By John Guy
$35, 512 pages
We can't get enough of the Tudors. Despite the centuries that have passed, the clan that began with Henry VII and ended with Elizabeth I continues to command legions of loyal subjects, from BBC watchers and biography buffs to fans of historical fiction.
Those whose fealty lies with Elizabeth I (1533-1603) should procure John Guy's new book anon. The first substantial narrative to deeply explore the latter decades of her reign, Elizabeth: The Forgotten Years zooms in on a critical period in Tudor history, providing a fascinating close-up of an aging queen taking her final turn upon the world stage. During this crucial, conclusive epoch in Elizabeth's 44year rule, many of her most trusted advisors died, and she faced a protracted war with Spain. She also reckoned uneasily with her own mortality, as her physical charms and health both waned.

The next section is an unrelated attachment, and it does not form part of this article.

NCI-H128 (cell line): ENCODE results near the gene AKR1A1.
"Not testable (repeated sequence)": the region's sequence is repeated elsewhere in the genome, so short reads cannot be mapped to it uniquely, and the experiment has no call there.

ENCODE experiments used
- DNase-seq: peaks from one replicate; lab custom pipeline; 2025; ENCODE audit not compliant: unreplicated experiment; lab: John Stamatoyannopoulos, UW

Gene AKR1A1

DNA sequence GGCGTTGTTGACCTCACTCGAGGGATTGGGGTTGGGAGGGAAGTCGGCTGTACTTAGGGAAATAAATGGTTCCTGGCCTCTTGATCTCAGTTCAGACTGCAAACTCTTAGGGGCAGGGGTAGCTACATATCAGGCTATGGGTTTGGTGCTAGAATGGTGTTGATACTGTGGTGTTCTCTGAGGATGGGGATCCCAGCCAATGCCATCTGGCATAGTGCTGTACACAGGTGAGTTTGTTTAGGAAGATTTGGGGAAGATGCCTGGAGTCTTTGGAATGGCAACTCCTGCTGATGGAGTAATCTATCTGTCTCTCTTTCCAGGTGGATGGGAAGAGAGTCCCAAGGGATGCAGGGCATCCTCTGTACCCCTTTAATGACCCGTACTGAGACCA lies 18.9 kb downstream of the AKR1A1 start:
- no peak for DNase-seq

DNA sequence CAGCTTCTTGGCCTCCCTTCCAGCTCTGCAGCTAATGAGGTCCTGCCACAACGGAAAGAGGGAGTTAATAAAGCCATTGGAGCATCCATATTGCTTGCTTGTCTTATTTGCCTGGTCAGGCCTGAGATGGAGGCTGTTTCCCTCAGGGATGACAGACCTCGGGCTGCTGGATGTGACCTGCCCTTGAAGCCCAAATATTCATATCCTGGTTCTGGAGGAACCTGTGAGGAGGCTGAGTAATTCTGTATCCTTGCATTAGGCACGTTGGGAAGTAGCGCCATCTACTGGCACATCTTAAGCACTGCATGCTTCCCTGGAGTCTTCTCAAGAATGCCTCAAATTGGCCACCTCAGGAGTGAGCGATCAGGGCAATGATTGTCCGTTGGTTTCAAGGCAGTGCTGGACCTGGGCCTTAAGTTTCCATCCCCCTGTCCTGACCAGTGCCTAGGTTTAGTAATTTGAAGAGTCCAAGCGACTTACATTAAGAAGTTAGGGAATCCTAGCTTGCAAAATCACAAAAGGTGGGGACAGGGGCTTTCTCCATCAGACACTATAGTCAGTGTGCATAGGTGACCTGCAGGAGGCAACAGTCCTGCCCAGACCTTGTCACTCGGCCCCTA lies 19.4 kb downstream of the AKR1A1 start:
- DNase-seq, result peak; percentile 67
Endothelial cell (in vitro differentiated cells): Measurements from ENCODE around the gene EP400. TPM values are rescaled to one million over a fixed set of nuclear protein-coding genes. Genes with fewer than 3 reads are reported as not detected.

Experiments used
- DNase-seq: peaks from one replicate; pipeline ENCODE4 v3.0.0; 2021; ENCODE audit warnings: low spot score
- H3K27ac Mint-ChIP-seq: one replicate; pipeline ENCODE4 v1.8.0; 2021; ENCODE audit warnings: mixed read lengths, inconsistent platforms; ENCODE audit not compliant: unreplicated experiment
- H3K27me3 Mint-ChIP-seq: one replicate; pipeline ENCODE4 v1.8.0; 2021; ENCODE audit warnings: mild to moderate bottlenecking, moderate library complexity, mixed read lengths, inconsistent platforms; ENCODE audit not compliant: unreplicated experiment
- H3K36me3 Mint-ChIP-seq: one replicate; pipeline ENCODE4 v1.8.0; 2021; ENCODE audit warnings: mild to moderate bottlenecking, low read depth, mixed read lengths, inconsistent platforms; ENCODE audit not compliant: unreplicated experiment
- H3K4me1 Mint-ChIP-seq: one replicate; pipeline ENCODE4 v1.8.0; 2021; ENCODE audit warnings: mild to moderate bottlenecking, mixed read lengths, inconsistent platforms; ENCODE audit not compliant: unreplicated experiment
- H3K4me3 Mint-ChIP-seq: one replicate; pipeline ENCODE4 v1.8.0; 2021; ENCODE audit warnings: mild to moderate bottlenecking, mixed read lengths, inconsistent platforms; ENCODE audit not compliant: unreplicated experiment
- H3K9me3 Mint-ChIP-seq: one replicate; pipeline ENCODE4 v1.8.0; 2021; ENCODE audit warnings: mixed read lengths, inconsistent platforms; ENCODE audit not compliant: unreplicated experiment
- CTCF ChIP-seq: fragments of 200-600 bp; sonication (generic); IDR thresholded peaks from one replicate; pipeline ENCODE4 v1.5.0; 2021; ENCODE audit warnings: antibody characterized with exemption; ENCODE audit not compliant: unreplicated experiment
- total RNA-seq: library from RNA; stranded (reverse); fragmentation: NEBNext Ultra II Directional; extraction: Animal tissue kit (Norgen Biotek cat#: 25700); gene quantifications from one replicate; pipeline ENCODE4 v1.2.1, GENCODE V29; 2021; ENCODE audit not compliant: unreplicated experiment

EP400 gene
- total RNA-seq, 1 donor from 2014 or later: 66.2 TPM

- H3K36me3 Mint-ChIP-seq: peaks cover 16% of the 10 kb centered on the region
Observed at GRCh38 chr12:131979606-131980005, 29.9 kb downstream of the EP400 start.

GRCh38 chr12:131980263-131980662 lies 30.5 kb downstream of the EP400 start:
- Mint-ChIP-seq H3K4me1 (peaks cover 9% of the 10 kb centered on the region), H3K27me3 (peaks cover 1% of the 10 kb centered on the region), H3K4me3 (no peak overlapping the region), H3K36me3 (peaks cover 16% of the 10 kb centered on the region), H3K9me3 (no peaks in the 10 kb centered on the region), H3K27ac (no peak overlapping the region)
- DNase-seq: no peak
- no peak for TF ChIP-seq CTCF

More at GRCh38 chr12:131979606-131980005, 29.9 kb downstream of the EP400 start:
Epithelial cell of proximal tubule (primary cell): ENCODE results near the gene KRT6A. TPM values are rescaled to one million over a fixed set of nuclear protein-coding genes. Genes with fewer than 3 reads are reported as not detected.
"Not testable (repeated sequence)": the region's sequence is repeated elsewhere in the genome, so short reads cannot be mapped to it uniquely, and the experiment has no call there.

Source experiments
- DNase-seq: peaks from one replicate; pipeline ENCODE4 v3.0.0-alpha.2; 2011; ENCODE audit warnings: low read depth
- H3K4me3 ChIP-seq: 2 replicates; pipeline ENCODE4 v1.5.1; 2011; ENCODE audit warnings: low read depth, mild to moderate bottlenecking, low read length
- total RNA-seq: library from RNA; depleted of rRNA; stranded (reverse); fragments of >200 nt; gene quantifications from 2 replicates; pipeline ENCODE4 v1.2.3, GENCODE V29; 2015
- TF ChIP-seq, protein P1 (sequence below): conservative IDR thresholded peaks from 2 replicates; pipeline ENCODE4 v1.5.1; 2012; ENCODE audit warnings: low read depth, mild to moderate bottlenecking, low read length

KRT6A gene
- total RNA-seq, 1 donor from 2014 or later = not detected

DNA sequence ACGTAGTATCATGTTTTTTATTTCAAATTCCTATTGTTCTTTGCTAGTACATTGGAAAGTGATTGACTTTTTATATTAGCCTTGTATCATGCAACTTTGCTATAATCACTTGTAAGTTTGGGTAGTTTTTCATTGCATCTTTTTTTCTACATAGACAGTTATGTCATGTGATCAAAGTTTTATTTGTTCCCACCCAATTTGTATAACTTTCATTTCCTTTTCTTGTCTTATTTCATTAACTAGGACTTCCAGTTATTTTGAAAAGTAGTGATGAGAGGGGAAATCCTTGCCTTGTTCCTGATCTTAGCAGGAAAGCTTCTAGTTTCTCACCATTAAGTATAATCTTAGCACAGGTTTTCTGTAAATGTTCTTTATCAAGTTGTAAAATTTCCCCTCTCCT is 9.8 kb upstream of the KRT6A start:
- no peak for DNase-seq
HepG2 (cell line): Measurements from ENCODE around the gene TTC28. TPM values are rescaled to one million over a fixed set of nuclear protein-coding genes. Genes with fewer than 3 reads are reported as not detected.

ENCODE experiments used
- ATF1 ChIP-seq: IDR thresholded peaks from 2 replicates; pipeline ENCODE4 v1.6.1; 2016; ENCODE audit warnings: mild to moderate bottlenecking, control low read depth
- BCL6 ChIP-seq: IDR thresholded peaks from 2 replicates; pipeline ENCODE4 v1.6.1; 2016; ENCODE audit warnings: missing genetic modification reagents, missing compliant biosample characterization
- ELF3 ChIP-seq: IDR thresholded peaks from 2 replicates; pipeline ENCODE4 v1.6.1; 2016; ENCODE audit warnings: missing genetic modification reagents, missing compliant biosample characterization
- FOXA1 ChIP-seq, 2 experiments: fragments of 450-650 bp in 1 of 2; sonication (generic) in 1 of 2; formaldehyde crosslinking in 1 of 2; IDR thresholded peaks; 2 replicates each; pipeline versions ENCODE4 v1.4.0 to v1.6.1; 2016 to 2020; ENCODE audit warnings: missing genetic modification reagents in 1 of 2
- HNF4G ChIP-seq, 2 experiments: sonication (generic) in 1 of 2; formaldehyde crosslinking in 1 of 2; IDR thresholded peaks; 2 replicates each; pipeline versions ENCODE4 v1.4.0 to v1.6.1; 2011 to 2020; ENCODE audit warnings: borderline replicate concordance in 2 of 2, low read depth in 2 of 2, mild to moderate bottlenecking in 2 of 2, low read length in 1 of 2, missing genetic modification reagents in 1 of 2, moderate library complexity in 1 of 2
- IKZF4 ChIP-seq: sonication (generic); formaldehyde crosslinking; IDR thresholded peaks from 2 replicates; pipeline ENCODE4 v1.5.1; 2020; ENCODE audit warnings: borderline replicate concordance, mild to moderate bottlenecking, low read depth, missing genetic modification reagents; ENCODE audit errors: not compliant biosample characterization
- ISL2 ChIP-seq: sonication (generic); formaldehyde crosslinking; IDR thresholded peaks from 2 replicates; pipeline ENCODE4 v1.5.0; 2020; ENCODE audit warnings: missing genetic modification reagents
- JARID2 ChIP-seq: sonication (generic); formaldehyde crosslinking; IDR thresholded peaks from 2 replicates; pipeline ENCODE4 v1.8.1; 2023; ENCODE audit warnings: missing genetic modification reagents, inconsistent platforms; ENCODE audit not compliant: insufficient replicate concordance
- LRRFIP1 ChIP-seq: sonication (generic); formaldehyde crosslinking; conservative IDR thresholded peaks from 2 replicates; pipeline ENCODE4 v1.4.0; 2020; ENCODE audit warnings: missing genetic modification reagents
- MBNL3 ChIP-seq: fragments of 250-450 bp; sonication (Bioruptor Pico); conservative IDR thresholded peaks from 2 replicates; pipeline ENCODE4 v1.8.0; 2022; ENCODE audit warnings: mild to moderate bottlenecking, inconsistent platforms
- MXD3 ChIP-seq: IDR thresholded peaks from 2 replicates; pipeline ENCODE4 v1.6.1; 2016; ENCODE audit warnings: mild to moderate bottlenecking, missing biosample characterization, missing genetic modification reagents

In researching the book, Guy had access to a trove of largely unexplored archival material, and his narrative corrects a number of inaccuracies circulated by the queen's previous chroniclers. The conception of Elizabeth as accessible and merciful--as "Good Queen Bess"--is one such fiction Guy deflates, noting that she lived in splendor while plague and a poor economy crippled her country, a state of affairs that aroused in her subjects resentment rather than adoration. Toward the end, Guy writes, to her people, Elizabeth was "a distant image or just a name."
In her majesty's orbit during these years were dashing, impetuous adventurers Walter Raleigh and Robert Devereux, who sought their fortunes at sea and in war. Their romanctic exploits during a time of political instability, when the question of Elizabeth's successor was unresolved, make the book a bit of a nail-biter.
Guy, winner of the Whitbread Award for Queen of Scots (2005), has produced a book in which Elizabeth's royal presence is palpable. Tudorists, take heed: This fresh consideration of the queen--a woman by turns valiant and vulnerable, jealous and generous, unapproachable and compassionate--at the finis of her rule is a rousingly good read.